Two of our cases concern the state's interest in preventing disturbances of the public peace that might be caused by controversial speech.  In Feiner (1951), the Court upheld the conviction of a speaker who refused three requests from a police officer to stop speaking after members of a street corner audience threatened to attack the speaker.  Dissenting justices saw the decision as an outrage, suggesting that the police had an obligation to protect the speaker and arrest those who might try to assault him. (In Forsyth County (1992), the Court struck down an ordinance that allowed county officials to set permit fees for rallies and parades based on how much police protection was estimated to be required.  The Court noted that such a permit system disproportionately burdens unpopular speech (allowing a "heckler's veto").  One wonders, after Forsyth County, whether Feiner remains good law.)

Two cases concern ordinances, justified on aesthetic and other grounds, prohibiting placement of signs--one on public utility poles and the other in private yards.  By a 6 to 3 vote in Taxpayers for Vincent, the Court upholds ban on placing signs on public utility poles.  But in City of Ladue v Gilleo, the Court unanimously strikes down the ban on private yard signs, concluding that the ordinance fails to provide ample alternative means of conveying messages.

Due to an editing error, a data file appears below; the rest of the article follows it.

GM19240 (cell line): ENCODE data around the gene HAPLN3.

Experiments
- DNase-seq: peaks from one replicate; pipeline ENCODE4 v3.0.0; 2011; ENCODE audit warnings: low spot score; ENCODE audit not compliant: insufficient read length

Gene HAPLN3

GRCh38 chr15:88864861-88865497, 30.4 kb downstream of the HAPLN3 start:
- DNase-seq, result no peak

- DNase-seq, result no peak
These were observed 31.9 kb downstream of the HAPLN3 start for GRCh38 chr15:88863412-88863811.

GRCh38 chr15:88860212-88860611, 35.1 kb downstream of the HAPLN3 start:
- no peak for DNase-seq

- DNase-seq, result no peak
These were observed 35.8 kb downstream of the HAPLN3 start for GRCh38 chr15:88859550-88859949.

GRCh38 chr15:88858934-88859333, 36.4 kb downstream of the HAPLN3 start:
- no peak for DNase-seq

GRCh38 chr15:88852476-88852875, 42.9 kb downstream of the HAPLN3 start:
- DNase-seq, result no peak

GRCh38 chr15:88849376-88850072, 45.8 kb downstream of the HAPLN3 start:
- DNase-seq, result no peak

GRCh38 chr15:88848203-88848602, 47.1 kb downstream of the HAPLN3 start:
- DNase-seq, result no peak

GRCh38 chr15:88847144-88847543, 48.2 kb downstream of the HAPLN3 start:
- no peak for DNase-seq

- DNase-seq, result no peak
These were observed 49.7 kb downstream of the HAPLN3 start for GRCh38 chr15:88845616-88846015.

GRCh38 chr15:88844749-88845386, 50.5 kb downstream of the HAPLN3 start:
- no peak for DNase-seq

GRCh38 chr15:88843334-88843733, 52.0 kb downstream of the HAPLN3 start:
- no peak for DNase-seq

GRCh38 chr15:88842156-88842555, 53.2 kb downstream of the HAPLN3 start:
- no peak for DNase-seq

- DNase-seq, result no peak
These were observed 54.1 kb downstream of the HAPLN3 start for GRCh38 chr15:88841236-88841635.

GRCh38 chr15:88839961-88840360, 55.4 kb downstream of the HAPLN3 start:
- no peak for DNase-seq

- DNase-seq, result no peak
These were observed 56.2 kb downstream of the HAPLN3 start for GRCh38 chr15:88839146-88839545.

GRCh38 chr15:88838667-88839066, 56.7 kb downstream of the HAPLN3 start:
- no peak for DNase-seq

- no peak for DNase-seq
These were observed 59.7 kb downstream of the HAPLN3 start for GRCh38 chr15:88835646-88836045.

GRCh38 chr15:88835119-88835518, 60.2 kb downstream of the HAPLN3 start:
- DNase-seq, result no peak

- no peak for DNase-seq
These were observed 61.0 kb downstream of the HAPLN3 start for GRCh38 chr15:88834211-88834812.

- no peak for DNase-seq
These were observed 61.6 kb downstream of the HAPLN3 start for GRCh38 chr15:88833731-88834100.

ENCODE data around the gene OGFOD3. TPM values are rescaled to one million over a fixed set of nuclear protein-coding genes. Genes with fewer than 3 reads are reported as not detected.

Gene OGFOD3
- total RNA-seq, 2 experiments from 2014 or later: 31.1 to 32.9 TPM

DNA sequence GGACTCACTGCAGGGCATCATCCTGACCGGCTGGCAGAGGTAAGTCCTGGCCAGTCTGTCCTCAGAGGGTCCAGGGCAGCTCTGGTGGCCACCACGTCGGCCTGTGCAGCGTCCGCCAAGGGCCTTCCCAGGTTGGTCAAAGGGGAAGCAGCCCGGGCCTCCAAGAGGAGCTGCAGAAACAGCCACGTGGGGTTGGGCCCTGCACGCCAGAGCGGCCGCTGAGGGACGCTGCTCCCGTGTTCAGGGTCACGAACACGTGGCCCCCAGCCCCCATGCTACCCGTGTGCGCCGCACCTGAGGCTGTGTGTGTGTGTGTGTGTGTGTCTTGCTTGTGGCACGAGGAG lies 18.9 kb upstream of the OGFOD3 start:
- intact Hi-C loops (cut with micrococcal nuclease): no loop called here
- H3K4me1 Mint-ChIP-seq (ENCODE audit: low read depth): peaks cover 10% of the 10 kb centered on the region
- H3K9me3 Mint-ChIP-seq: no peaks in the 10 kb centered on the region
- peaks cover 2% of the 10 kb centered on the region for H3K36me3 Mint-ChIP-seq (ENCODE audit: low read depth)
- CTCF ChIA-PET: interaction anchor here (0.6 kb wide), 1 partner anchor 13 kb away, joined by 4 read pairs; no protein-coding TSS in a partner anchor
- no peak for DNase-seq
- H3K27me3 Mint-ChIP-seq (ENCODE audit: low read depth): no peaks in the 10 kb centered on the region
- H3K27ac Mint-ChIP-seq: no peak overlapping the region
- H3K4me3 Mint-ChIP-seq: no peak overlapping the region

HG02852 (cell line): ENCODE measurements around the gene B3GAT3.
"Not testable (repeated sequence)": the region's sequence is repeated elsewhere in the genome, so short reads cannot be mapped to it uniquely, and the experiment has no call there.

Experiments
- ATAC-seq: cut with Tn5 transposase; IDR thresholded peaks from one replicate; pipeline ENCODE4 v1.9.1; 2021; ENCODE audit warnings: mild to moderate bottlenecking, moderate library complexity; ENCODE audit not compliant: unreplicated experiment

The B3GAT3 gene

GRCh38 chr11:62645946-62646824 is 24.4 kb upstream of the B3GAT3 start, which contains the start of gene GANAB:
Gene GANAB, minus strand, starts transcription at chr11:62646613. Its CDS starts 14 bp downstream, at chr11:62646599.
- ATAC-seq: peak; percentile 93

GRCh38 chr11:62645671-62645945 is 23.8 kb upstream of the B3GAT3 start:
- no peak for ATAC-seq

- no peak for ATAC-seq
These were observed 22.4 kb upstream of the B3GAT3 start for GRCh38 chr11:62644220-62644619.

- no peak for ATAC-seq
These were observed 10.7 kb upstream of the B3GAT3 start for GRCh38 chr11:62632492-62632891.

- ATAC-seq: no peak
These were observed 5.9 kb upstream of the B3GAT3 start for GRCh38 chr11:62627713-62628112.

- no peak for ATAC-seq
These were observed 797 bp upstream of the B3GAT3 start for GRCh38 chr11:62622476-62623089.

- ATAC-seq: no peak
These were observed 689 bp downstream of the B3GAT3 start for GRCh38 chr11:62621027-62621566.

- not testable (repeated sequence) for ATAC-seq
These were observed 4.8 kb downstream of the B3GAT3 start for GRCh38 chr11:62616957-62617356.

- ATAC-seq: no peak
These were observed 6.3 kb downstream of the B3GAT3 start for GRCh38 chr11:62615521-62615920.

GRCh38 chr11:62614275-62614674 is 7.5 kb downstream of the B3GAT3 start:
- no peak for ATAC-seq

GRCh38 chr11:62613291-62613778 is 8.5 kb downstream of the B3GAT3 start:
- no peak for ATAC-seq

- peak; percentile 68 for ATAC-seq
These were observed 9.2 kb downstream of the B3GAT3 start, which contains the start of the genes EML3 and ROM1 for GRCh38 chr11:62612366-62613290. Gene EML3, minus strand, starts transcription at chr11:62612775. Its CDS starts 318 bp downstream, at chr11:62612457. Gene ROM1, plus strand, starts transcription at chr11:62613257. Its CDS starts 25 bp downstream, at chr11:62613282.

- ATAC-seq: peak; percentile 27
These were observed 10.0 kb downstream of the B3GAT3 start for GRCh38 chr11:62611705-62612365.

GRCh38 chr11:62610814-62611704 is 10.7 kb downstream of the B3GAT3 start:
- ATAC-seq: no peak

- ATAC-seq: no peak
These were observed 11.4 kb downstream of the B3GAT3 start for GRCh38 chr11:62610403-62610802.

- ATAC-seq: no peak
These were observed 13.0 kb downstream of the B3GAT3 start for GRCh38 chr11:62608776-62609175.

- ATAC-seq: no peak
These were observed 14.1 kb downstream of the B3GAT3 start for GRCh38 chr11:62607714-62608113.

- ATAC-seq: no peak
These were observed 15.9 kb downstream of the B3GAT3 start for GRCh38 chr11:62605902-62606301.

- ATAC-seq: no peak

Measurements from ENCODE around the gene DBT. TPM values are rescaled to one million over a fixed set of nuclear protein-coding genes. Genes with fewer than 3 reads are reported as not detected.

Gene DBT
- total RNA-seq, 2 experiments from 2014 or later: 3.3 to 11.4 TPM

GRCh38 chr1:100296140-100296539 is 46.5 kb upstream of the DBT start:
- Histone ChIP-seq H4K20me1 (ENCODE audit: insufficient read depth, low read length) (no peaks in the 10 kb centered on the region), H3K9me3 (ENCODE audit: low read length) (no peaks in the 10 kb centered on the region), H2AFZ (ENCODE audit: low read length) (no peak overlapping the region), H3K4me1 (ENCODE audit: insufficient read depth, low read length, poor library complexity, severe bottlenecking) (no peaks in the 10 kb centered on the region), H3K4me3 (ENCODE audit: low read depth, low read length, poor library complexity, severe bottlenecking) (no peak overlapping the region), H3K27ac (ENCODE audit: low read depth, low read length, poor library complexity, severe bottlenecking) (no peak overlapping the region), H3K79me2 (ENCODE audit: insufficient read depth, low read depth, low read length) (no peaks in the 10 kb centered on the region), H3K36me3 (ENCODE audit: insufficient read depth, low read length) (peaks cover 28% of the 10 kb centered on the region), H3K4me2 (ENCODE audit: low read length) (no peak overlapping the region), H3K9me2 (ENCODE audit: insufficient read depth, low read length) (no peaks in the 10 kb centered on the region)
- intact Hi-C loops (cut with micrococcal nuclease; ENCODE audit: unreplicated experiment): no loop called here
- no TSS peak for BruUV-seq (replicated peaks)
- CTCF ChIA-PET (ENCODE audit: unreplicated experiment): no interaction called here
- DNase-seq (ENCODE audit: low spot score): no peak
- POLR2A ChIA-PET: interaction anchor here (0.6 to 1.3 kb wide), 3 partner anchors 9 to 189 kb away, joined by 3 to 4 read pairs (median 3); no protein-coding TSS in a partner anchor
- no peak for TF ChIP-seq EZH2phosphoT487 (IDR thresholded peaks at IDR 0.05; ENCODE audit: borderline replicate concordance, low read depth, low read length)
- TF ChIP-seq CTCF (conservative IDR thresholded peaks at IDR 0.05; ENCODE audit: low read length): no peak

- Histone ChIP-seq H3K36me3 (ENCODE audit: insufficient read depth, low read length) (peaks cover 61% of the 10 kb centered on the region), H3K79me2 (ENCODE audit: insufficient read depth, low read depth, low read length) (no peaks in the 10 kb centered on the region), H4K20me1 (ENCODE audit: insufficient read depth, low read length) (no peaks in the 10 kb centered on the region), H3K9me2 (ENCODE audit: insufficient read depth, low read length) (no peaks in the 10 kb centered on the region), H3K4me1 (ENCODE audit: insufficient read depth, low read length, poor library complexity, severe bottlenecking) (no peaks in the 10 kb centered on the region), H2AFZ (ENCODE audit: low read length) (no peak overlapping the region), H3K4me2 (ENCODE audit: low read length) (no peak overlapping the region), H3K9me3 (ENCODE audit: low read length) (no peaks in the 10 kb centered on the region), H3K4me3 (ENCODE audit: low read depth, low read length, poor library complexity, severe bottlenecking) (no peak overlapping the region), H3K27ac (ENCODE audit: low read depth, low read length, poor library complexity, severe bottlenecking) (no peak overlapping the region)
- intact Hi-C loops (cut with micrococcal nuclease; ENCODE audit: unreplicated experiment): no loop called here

Finally, McCullen v Coakley (2014) considers the constitutionality of a 35-foot buffer zone around the entrances of reproductive health centers adopted by the Massachusetts legislature.  In a unanimous holding, the Supreme Court struck down the Massachusetts law finding that it was not sufficiently narrowly tailored, given the considerable obstacles it presented for anti-abortion protesters in a public forum hoping to engage patients in discussions or to present them with handbills urging that they reconsider their decisions.  Writing for a majority of the Court, Chief Justice Roberts did, however, find that the legislation, despite being focused only on speech near reproductive health centers, was content neutral.  Justice Scalia objected to the Court's consideration of that issue.

Irv Feiner (NYT, Manny Alban) 

E-mails from Irv Feiner

In 2002, I received a set of e-mails from Irv Feiner, the defendant in the 1951 U. S. Supreme Court case upholding Feiner's disorderly conduct conviction for a speech he gave attacking President Truman, the American Legion, and oppression of black Americans.  In his e-mails, Feiner suggests that a fear of crowd violence was not the real reason he spent 30 days in jail.  Click above to read Feiner's emails.  (Feiner died in 2009.)